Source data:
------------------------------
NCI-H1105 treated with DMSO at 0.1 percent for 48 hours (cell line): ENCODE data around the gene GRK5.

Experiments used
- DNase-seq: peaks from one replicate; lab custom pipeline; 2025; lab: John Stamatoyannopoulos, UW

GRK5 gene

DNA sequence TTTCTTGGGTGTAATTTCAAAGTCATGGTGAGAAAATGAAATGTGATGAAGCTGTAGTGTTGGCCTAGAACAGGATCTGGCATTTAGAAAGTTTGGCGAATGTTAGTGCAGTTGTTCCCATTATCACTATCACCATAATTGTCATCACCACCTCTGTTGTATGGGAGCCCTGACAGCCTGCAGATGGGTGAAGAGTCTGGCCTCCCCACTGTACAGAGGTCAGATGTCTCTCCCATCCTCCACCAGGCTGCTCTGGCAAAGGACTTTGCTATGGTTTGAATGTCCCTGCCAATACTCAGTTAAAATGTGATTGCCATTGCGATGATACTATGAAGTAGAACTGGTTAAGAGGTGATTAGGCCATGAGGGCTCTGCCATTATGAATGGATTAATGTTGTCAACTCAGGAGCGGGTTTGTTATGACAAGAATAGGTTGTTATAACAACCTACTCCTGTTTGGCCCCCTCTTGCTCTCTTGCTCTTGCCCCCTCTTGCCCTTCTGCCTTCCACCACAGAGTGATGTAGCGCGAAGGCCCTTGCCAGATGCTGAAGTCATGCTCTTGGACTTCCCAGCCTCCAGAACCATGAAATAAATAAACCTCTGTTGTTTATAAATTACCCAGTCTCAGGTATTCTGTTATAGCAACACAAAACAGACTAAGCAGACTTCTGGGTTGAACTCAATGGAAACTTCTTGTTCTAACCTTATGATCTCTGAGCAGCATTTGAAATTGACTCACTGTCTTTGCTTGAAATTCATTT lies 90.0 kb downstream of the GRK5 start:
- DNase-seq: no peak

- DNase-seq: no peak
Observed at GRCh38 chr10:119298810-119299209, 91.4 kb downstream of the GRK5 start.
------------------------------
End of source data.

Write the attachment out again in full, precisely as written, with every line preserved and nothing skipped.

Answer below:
NCI-H1105 treated with DMSO at 0.1 percent for 48 hours (cell line): ENCODE data around the gene GRK5.

Experiments used
- DNase-seq: peaks from one replicate; lab custom pipeline; 2025; lab: John Stamatoyannopoulos, UW

GRK5 gene

DNA sequence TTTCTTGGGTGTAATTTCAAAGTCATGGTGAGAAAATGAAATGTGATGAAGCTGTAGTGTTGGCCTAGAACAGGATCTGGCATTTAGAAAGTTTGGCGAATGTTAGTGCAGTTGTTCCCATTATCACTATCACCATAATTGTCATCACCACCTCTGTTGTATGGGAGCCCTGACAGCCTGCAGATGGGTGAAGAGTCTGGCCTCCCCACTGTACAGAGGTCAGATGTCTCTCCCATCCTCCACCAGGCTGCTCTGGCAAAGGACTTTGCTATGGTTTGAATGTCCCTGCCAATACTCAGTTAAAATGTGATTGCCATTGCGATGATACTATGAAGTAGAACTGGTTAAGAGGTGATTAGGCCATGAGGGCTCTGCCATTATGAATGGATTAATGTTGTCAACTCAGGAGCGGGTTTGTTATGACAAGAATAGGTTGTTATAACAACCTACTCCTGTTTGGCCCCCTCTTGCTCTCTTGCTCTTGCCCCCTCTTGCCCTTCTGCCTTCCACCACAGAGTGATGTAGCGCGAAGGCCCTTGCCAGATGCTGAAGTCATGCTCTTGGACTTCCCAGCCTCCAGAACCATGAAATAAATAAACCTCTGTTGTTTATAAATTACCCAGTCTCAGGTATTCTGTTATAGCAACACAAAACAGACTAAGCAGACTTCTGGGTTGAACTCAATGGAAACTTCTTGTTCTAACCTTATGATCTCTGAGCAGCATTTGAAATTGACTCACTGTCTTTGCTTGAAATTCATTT lies 90.0 kb downstream of the GRK5 start:
- DNase-seq: no peak

- DNase-seq: no peak
Observed at GRCh38 chr10:119298810-119299209, 91.4 kb downstream of the GRK5 start.